literal

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English[edit]

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Part or all of this entry has been imported from the 1913 edition of Webster’s Dictionary, which is now free of copyright and hence in the public domain. The imported definitions may be significantly out of date, and any more recent senses may be completely missing.

Alternative forms[edit]

Etymology[edit]

Borrowing from Old French literal, from Late Latin litteralis, also literalis(of or pertaining to letters or to writing), from Latin littera, litera(a letter); see letter.

Pronunciation[edit]

Adjective[edit]

literal ‎(comparative more literal, superlative most literal)

  1. Exactly as stated; read or understood without additional interpretation; according to the letter or verbal expression; real; not figurative or metaphorical.
    The literal translation is “hands full of bananas” but it means empty-handed.
    • Hooker
      a middle course between the rigour of literal translation and the liberty of paraphrasts
  2. Following the letter or exact words; not free; not taking liberties.
    A literal reading of the law would prohibit it, but that is clearly not the intent.
  3. (uncommon) Consisting of, or expressed by, letters.
    a literal equation
    • Johnson
      The literal notation of numbers was known to Europeans before the ciphers.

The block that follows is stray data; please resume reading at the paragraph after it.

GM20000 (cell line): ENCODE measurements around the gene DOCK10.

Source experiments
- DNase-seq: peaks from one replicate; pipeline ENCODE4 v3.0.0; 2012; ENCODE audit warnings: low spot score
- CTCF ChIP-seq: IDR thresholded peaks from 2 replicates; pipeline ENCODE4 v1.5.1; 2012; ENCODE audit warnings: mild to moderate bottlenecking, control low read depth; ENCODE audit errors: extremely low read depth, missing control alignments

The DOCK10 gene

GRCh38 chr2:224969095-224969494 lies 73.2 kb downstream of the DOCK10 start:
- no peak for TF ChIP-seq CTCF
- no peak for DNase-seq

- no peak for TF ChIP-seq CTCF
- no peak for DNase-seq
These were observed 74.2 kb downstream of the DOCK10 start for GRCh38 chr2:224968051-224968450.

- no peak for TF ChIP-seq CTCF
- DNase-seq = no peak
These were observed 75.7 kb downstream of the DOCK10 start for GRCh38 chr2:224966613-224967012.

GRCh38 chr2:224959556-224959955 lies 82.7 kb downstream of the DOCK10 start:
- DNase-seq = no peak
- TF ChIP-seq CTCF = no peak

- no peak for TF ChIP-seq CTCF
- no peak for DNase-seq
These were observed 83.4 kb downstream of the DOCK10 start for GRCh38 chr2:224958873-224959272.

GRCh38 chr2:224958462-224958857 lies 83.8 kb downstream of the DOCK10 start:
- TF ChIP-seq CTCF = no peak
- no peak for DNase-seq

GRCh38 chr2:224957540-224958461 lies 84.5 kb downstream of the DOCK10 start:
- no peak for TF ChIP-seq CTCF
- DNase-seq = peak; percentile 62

4. (of a person) Giving a strict or literal construction; unimaginative; matter-of-fact.

Antonyms[edit]

Related terms[edit]

Translations[edit]

Noun[edit]

literal ‎(plural literals)

  1. (programming) A value, as opposed to an identifier, written into the source code of a computer program.
  2. (logic) A propositional variable or the negation of a propositional variable.[1]

Translations[edit]

See also[edit]

External links[edit]

Anagrams[edit]


Catalan[edit]

Etymology[edit]

Borrowing from Late Latin litterālis.

Adjective[edit]

literal m, f ‎(masculine and feminine plural literals)

  1. literal

Derived terms[edit]

Related terms[edit]

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Galician[edit]

Etymology[edit]

Borrowing from Late Latin litterālis.

Adjective[edit]

literal m, f (plural literais)

  1. literal

Derived terms[edit]

Related terms[edit]

External links[edit]


German[edit]

Pronunciation[edit]

Adjective[edit]

literal ‎(not comparable)

  1. literate

Declension[edit]


Old French[edit]

Etymology[edit]

Borrowing from Late Latin litterālis.

Adjective[edit]

literal m ‎(oblique and nominative feminine singular literale)

  1. literal (exactly as stated)
  2. literal (relating to or composed of letters)

Descendants[edit]


Portuguese[edit]

Etymology[edit]

Borrowing from Late Latin litterālis.

Adjective[edit]

literal m, f ‎(plural literais, comparable)

  1. literal (understood exactly as written, without additional interpretation)

Derived terms[edit]

Noun[edit]

literal m (plural literais)

  1. (programming) literal (value written in the source code)

Related terms[edit]

External links[edit]

  • literal in Dicionário Aberto based on Novo Diccionário da Língua Portuguesa de Cândido de Figueiredo, 1913

Spanish[edit]

Etymology[edit]

Borrowing from Late Latin litterālis.

Adjective[edit]

literal m, f ‎(plural literales)

  1. literal

Derived terms[edit]

Related terms[edit]

External links[edit]